Another thing to consider is their teeth. Brushing twice a day is great, but their diet also contributes to dental health. There is an increasing epidemic of dental decay in children (especially in Scotland, where the research was done.) Sugary drinks are among the worst culprits, along with sweets, particularly those that you suck. Once you have your second set of teeth, that's it, there are no more.

So, as Dr Seuss says "Don't gobble junk like Billy Billings. They say his teeth have fifty fillings!"

And don't be a sop, drink water instead of juice or squash or pop….

Friday, April 6, 2012

In praise of reward charts

When bringing up children, parents quickly realise that the maxim 'reward good behaviour and ignore bad' only goes so far. Apart from anything children need to be told that bad behaviour IS bad behaviour, it's not as if they're born knowing. So, inspired by supernanny, I have frequently fallen to the reward chart to try and improve my children's behaviour.

A few weeks ago, my 3 year old was quite unwell for a few days with high temperatures. He had to have 3 days off school and lay either asleep or languidly watching the TV. When he was well enough to go back to school he was much improved, but not his normal self. He had tantrums and generally his behaviour wasn't great.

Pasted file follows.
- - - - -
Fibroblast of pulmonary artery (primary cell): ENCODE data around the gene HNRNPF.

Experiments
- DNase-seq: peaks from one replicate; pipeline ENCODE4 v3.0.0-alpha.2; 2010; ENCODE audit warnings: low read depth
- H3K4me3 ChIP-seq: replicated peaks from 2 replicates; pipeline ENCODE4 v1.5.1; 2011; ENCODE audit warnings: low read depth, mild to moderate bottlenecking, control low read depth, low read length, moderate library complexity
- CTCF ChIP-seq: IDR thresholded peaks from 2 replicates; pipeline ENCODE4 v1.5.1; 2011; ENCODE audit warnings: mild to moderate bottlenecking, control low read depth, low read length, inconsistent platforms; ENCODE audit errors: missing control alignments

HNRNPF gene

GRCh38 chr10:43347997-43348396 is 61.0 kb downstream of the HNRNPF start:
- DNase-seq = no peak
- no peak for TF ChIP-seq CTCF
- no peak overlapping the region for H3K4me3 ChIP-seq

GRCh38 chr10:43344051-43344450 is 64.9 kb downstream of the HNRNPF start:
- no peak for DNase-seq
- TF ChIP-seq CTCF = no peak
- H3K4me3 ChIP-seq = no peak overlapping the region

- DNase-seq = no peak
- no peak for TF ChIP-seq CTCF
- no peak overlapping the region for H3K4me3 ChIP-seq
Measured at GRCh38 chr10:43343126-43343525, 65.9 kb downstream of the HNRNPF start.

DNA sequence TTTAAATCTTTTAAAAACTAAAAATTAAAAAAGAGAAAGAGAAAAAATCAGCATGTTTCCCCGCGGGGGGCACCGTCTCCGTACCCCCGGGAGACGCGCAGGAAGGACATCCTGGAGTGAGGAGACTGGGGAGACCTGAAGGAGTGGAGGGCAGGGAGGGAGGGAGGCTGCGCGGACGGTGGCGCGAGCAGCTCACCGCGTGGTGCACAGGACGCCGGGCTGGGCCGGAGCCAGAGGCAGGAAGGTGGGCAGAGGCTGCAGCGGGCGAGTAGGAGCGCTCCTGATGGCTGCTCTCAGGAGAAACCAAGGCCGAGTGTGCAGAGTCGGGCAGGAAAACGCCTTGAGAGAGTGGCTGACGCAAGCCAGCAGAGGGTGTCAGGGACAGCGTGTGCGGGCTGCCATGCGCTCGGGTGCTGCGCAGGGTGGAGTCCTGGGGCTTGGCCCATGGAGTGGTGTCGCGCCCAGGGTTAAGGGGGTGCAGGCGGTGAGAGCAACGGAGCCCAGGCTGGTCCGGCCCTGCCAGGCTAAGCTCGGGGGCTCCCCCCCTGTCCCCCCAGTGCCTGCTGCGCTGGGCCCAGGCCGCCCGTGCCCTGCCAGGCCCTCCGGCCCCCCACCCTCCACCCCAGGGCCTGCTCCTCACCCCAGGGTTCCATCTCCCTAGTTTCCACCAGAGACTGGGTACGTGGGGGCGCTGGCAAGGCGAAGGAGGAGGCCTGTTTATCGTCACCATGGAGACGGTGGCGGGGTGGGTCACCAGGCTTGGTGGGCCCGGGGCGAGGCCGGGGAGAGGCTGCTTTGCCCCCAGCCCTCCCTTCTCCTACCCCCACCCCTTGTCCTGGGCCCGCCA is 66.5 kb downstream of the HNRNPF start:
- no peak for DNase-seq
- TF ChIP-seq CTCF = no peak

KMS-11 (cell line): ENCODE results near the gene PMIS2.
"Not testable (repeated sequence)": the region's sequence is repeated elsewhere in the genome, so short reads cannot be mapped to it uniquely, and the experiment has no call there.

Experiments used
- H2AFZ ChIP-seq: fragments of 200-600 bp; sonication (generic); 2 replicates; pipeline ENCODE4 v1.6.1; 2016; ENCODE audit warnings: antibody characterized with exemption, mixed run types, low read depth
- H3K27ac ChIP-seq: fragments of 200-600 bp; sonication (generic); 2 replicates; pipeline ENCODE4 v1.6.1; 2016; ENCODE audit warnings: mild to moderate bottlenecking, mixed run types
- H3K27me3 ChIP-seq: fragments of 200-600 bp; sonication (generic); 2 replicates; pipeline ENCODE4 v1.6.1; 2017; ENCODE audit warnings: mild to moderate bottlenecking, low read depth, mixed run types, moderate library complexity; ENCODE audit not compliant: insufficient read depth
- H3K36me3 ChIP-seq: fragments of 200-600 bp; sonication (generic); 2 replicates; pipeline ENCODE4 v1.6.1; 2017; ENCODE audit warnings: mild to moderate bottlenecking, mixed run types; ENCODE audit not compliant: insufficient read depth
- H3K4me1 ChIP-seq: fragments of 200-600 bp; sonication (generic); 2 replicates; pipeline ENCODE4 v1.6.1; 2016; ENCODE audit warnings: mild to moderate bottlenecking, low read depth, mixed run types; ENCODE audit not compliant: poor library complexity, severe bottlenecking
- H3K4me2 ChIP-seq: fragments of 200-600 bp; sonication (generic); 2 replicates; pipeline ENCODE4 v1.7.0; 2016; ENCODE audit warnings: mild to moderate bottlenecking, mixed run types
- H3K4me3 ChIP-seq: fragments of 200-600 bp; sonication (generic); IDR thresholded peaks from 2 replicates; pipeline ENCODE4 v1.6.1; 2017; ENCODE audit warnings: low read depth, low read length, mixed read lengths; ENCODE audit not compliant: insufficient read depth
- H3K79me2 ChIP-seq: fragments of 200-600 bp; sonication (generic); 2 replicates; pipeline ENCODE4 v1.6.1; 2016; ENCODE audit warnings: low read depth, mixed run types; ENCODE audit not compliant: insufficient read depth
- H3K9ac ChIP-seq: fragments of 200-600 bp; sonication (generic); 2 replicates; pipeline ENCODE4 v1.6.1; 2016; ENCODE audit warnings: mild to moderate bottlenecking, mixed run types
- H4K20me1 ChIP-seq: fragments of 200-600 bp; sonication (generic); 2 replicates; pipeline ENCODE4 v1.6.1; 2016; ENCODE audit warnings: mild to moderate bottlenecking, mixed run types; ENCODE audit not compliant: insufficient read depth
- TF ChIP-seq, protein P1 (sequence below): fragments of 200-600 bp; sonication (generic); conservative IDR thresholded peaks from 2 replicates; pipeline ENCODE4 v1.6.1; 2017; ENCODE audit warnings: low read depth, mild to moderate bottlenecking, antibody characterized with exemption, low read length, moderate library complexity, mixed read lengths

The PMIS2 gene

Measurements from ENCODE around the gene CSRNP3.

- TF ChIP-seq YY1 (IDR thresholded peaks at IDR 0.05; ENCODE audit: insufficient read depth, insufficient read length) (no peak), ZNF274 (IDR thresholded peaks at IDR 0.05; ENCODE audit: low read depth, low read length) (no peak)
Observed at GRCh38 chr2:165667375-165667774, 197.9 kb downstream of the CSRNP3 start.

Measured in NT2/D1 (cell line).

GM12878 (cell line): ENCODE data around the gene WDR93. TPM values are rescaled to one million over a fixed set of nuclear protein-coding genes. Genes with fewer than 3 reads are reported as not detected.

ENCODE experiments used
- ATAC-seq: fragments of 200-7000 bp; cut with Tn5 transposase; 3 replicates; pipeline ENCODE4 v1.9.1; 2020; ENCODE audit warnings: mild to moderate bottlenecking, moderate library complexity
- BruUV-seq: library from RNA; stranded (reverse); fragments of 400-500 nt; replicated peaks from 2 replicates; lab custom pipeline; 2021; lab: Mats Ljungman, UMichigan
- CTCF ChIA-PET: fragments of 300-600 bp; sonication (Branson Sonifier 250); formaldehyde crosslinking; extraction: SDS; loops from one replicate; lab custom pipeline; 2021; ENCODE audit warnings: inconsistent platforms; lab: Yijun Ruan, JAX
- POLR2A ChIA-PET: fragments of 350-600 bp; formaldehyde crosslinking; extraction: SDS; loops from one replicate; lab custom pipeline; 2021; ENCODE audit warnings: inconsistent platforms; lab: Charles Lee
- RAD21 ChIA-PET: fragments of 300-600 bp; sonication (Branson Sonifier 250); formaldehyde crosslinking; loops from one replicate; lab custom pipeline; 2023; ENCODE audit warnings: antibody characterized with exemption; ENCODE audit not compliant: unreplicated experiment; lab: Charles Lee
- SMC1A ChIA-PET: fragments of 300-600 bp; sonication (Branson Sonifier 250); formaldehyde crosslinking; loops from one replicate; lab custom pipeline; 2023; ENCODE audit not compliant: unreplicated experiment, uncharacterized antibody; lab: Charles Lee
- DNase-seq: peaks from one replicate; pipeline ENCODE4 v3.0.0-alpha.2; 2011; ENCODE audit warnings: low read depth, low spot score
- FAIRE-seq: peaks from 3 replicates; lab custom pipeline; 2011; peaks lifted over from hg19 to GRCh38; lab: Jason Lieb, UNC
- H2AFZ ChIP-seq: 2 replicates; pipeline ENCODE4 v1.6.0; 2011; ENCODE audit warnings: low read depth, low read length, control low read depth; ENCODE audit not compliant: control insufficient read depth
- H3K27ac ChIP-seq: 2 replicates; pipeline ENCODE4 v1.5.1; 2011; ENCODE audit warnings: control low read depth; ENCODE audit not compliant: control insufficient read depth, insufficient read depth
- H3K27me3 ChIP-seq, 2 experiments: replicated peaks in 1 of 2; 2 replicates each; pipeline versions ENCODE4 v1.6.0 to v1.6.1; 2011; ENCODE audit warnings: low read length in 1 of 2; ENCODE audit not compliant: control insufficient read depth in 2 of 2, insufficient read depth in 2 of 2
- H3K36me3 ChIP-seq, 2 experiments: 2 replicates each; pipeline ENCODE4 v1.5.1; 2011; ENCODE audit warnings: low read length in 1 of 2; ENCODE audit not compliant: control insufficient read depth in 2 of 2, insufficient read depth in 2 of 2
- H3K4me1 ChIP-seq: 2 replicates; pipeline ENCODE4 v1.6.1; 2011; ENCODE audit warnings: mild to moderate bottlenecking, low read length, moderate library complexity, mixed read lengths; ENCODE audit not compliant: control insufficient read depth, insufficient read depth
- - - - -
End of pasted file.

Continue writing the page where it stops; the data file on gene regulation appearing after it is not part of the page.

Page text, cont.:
Time to pull out another reward chart. My reward charts are generally quite simple and I let him choose what theme he wants. This time it was 'rockets' so we drew a big moon with 7 rockets surrounding it. Each rocket had to get 6 stars to reach the moon. So 6 stars and then he can have a reward (normally a couple of sweets). I have to say I arrange it so that he can generally get one reward a day. Reward charts don't have to be pictures on paper, we once had a reward 'treasure chest' that we had to put 'treasures' in.

You can use reward charts for specific things such as 'keeping your room tidy', 'brushing your teeth', 'getting dressed by yourself'. But I also find them useful just for 'good behaviour' i.e. no tantrums and no snatching toys from your younger brother. That way, I am constantly reminding him what is considered good behaviour. So, a star for eating your breakfast nicely (and behaving well around that time), a star for eating lunch and dinner nicely, a star for behaving well at bath time and another for going to bed nicely. Plus a bonus star for 'something that I want to reward', generally being nice to his brother. (Not at all contrived!)

Supernanny says that you can also take away stars for bad behaviour. I sometimes threaten it, but rarely do, perhaps my children are a little young for that.

The main problem that I have with star charts is finishing them. After a few days, we all seem to get a bit bored of them and forget to stick the stars down. But that must be a good sign that whatever bad behaviour was the issue is now resolved. I think they're really effective. And if all else fails, as a friend recently joked, you can always roll them up and use them to swat your child...

Check out what super nanny has to say on reward charts.